So Ginny forced a weak smile and gave the closest thing to a nod that she could manage, which was a jerk of the head. But this seemed to be enough for Padma. Thank Goddess.

Draco himself couldn’t even manage a smirk. His presence was a huge comfort to Ginny, and over the past two weeks she grown accustomed to seeing him at least once a day. Draco walked, for once not sauntered, over to Ginny, reaching easily for her hand and guiding her slowly to the spot they’d picked out, Padma walking alongside Ginny, one arm around her shoulders.

When they passed through a small growth of bushes to come to the beautiful plaque nailed to the tree, a picture of Gaia pregnant with the Earth on it, Ginny felt like she couldn’t breathe. She wanted to claw her heart out of her chest and fling it to the ground. Let the gods take it. She didn’t want it anymore. She didn’t need it. It was as dead as her baby.

She read the plaque. Aiden Frederick Weasley. Aiden. The name she’d wanted to use. The name Harry had been so against. She’d told Padma one night that if it was all up to her, her son would be named Aiden Frederick Weasley. After Draco and Fred.

“Why after Draco?” Padma had quipped, eyebrows raised in confusion.

“Well, because. He was the boy faced with all these choices. But in the end, he chose family. Maybe it was screwed up, but he was a child from privilege, and he still chose family. Besides, I guess he kinda saved me, afterwards,” Ginny had said with a shrug.

“To family,” Padma had said, raising her apple cider.

“To family!” Ginny had echoed with a smile.

Ginny had always thought it cliché when she read that someone heard a crying or a screaming, and then they’d realize it was themselves.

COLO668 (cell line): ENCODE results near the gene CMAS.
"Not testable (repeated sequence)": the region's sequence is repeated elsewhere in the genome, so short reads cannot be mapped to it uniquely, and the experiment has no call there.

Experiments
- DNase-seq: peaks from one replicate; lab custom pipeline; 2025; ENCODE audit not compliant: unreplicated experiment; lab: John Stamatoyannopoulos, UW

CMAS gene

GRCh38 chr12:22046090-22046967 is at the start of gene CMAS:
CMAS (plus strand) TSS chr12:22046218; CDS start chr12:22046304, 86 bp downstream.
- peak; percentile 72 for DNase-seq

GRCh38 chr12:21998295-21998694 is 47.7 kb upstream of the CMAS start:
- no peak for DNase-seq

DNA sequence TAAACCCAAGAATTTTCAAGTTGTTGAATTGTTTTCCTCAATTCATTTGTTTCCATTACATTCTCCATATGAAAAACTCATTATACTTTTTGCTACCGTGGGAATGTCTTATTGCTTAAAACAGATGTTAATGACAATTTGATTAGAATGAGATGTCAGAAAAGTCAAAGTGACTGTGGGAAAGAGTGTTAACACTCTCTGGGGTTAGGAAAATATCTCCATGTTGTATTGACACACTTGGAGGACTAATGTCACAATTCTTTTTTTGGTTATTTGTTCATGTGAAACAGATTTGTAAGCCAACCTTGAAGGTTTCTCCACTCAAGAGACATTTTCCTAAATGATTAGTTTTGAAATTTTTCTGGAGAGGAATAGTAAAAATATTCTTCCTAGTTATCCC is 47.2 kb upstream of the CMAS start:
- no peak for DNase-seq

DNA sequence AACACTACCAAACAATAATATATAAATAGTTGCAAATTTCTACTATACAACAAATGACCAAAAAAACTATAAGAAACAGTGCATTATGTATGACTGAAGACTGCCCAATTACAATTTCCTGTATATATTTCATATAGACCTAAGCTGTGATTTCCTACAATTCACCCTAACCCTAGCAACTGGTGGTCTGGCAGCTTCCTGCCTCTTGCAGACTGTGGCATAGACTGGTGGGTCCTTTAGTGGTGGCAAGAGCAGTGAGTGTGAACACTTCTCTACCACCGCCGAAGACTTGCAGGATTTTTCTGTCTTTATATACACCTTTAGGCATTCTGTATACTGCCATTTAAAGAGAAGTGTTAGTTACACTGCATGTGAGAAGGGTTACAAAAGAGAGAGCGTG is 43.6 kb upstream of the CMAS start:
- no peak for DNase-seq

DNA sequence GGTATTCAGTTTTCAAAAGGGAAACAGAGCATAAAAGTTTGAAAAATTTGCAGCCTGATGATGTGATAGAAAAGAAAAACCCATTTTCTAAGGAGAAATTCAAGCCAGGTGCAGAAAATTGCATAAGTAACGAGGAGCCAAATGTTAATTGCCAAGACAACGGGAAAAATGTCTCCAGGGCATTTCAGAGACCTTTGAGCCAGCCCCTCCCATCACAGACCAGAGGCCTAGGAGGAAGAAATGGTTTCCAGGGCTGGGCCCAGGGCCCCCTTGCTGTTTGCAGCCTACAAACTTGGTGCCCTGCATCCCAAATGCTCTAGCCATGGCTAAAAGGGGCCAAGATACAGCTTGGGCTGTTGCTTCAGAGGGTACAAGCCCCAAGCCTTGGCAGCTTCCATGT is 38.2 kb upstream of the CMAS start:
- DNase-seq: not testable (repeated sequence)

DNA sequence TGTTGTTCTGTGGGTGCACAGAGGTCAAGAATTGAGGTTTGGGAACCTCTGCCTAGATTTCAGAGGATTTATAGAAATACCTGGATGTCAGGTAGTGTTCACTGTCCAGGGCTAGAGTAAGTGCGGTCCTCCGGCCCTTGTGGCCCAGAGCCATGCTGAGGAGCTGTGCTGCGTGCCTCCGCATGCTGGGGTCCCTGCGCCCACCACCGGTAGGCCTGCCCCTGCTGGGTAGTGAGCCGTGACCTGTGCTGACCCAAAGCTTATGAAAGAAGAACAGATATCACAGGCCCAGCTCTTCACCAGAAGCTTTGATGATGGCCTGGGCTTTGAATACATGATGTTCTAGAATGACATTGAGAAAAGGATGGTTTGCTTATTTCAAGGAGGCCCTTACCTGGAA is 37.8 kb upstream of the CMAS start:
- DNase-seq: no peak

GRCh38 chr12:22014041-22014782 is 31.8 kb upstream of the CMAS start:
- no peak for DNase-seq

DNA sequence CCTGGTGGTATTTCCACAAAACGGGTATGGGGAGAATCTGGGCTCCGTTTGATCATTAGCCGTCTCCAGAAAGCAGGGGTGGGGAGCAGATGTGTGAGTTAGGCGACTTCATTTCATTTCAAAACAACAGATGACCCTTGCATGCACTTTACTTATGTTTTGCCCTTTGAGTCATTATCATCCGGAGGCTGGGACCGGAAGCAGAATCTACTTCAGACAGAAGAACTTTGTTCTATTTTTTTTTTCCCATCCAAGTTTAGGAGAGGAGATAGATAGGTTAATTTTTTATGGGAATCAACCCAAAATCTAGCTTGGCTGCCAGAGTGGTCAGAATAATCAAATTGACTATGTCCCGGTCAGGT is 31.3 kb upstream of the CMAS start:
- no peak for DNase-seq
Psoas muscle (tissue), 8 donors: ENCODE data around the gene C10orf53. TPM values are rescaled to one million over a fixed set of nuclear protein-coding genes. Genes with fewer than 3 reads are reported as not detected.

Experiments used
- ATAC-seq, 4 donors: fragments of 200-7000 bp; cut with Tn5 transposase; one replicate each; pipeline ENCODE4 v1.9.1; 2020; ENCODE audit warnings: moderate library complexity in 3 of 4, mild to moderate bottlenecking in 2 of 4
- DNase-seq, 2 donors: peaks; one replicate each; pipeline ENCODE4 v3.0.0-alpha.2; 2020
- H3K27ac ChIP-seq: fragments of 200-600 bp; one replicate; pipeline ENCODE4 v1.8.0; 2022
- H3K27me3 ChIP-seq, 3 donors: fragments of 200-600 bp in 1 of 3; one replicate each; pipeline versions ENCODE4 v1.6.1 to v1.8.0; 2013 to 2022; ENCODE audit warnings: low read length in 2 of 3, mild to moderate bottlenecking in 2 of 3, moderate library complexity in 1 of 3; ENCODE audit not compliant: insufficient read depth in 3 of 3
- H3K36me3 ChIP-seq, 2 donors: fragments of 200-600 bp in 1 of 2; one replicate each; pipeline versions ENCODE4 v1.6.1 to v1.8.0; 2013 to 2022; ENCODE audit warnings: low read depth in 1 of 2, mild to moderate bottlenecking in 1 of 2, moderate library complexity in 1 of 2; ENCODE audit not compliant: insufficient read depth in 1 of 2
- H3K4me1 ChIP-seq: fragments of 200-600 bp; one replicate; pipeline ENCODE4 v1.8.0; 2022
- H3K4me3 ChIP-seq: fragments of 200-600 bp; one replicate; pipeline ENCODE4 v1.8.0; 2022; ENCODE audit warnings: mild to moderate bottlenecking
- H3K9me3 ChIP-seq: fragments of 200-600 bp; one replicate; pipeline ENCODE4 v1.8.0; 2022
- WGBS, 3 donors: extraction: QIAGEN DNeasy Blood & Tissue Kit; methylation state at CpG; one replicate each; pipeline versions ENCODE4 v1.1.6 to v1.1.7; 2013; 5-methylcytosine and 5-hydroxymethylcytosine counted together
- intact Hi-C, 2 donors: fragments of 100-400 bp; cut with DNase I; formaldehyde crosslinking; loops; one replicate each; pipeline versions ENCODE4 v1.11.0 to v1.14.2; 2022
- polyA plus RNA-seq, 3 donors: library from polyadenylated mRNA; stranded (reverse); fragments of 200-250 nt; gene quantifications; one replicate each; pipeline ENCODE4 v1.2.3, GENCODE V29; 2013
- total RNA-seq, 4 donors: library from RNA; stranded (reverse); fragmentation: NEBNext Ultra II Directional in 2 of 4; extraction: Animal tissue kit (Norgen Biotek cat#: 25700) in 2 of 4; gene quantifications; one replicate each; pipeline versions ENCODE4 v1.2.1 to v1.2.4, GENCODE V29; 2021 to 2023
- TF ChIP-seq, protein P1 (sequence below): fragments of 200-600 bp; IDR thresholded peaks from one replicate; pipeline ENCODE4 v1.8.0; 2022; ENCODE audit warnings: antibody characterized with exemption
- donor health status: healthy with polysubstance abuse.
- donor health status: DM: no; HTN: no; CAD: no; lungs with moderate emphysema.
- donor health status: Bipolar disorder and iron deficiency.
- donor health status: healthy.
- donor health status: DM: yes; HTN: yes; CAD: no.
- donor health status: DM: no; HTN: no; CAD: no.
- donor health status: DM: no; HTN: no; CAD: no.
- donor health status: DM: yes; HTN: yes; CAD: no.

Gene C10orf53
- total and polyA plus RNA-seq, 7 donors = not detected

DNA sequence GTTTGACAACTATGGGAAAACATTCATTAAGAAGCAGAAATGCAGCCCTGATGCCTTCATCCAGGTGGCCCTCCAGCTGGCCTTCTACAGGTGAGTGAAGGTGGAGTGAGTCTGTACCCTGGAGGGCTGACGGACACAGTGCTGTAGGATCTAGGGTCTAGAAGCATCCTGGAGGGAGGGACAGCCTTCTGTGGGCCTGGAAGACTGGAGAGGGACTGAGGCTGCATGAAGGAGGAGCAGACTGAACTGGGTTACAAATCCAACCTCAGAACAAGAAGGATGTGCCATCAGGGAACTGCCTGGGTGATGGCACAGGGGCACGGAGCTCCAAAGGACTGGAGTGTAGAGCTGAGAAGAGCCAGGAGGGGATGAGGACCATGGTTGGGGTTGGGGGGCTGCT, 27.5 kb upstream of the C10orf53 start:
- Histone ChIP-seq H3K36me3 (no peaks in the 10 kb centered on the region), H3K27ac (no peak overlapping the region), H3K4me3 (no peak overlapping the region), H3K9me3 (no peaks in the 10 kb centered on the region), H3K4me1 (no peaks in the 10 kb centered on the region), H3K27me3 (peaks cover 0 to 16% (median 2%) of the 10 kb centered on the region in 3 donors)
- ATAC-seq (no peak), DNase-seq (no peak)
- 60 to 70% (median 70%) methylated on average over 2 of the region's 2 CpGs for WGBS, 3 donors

But that’s exactly what was happening. It all sounded distant at first. Then she knew it was herself screaming like that, her anger and rage being literally ripped away by the gods and thrown out into the open. It had to be. She certainly wasn’t making these noises of her own free will.

She was barely aware of Draco supporting her weight, his arms wrapped around her as he guided her down to the ground, and still Ginny’s eyes remained fixed on the plaque in front of her.

She remembered lunch with her family, as she’d told them all. There’d been so much happiness in the room she’d almost managed to overlook the fact that Harry was absent.

Then she remembered shopping for clothes with Padma. The exciting new maternity wear had her reeling as they giggled about everything. There had been such a surplus of happiness.

Then when Harry proposed at their favorite restaurant. It had been easy to pass off the deep set furrows for anxiety that she might say no. It was also easy to pass of the jitters as she said yes to the fact that this was a huge deal and she was excited.

She remembered the first noticeable belly bump. She’d spent hours staring in the mirror, caressing her stomach, a small smile on her face. She’d spent even more time talking to her baby, crooning softly. Sometimes reading aloud, other times singing. She just wanted to know that when her child was born, he or she would know Ginny’s voice.